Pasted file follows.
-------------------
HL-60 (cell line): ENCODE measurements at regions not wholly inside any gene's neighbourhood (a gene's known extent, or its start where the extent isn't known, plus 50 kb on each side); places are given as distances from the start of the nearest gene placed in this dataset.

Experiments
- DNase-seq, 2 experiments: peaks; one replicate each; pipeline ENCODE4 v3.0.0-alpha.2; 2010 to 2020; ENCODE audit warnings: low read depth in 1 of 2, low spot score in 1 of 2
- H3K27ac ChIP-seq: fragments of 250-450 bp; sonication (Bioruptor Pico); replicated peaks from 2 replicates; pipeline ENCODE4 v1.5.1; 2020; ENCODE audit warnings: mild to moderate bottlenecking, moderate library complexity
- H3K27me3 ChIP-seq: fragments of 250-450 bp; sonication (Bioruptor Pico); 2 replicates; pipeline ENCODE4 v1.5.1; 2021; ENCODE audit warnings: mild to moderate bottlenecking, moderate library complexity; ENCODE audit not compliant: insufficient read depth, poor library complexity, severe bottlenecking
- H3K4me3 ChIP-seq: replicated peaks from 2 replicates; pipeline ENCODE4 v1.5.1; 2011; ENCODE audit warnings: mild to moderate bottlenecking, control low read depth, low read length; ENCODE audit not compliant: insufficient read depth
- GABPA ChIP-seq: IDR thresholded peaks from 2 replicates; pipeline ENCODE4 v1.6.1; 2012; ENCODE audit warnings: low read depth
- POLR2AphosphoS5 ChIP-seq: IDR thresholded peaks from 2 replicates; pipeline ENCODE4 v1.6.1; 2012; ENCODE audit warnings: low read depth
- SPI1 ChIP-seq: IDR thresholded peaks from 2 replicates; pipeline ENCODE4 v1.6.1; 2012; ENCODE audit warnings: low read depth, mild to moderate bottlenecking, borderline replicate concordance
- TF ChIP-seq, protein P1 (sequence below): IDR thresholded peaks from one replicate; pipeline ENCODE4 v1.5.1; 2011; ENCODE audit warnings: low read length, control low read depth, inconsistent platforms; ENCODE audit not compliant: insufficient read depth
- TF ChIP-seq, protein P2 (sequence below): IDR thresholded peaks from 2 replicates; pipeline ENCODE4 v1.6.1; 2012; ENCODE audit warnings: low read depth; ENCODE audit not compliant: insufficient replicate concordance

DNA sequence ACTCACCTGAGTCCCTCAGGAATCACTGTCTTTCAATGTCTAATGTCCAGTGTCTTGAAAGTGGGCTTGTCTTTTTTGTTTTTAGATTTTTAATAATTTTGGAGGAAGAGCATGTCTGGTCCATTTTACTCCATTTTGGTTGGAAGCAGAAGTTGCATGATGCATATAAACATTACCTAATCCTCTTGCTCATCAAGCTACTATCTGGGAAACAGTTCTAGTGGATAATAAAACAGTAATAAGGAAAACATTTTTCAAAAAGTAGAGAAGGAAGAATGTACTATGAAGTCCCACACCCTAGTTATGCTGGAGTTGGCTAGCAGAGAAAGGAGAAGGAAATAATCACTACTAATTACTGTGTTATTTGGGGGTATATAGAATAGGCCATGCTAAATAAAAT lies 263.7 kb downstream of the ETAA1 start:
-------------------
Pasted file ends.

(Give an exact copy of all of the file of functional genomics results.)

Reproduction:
HL-60 (cell line): ENCODE measurements at regions not wholly inside any gene's neighbourhood (a gene's known extent, or its start where the extent isn't known, plus 50 kb on each side); places are given as distances from the start of the nearest gene placed in this dataset.

Experiments
- DNase-seq, 2 experiments: peaks; one replicate each; pipeline ENCODE4 v3.0.0-alpha.2; 2010 to 2020; ENCODE audit warnings: low read depth in 1 of 2, low spot score in 1 of 2
- H3K27ac ChIP-seq: fragments of 250-450 bp; sonication (Bioruptor Pico); replicated peaks from 2 replicates; pipeline ENCODE4 v1.5.1; 2020; ENCODE audit warnings: mild to moderate bottlenecking, moderate library complexity
- H3K27me3 ChIP-seq: fragments of 250-450 bp; sonication (Bioruptor Pico); 2 replicates; pipeline ENCODE4 v1.5.1; 2021; ENCODE audit warnings: mild to moderate bottlenecking, moderate library complexity; ENCODE audit not compliant: insufficient read depth, poor library complexity, severe bottlenecking
- H3K4me3 ChIP-seq: replicated peaks from 2 replicates; pipeline ENCODE4 v1.5.1; 2011; ENCODE audit warnings: mild to moderate bottlenecking, control low read depth, low read length; ENCODE audit not compliant: insufficient read depth
- GABPA ChIP-seq: IDR thresholded peaks from 2 replicates; pipeline ENCODE4 v1.6.1; 2012; ENCODE audit warnings: low read depth
- POLR2AphosphoS5 ChIP-seq: IDR thresholded peaks from 2 replicates; pipeline ENCODE4 v1.6.1; 2012; ENCODE audit warnings: low read depth
- SPI1 ChIP-seq: IDR thresholded peaks from 2 replicates; pipeline ENCODE4 v1.6.1; 2012; ENCODE audit warnings: low read depth, mild to moderate bottlenecking, borderline replicate concordance
- TF ChIP-seq, protein P1 (sequence below): IDR thresholded peaks from one replicate; pipeline ENCODE4 v1.5.1; 2011; ENCODE audit warnings: low read length, control low read depth, inconsistent platforms; ENCODE audit not compliant: insufficient read depth
- TF ChIP-seq, protein P2 (sequence below): IDR thresholded peaks from 2 replicates; pipeline ENCODE4 v1.6.1; 2012; ENCODE audit warnings: low read depth; ENCODE audit not compliant: insufficient replicate concordance

DNA sequence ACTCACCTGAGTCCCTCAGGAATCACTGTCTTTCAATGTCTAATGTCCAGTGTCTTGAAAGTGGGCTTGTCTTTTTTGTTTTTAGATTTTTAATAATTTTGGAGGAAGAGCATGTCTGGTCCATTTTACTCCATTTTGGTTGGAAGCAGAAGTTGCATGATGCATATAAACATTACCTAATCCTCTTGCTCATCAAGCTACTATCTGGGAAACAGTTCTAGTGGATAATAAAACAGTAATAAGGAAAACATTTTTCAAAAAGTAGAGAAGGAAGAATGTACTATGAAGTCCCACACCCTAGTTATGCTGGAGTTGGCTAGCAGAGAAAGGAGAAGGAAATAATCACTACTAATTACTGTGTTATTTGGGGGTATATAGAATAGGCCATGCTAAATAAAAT lies 263.7 kb downstream of the ETAA1 start: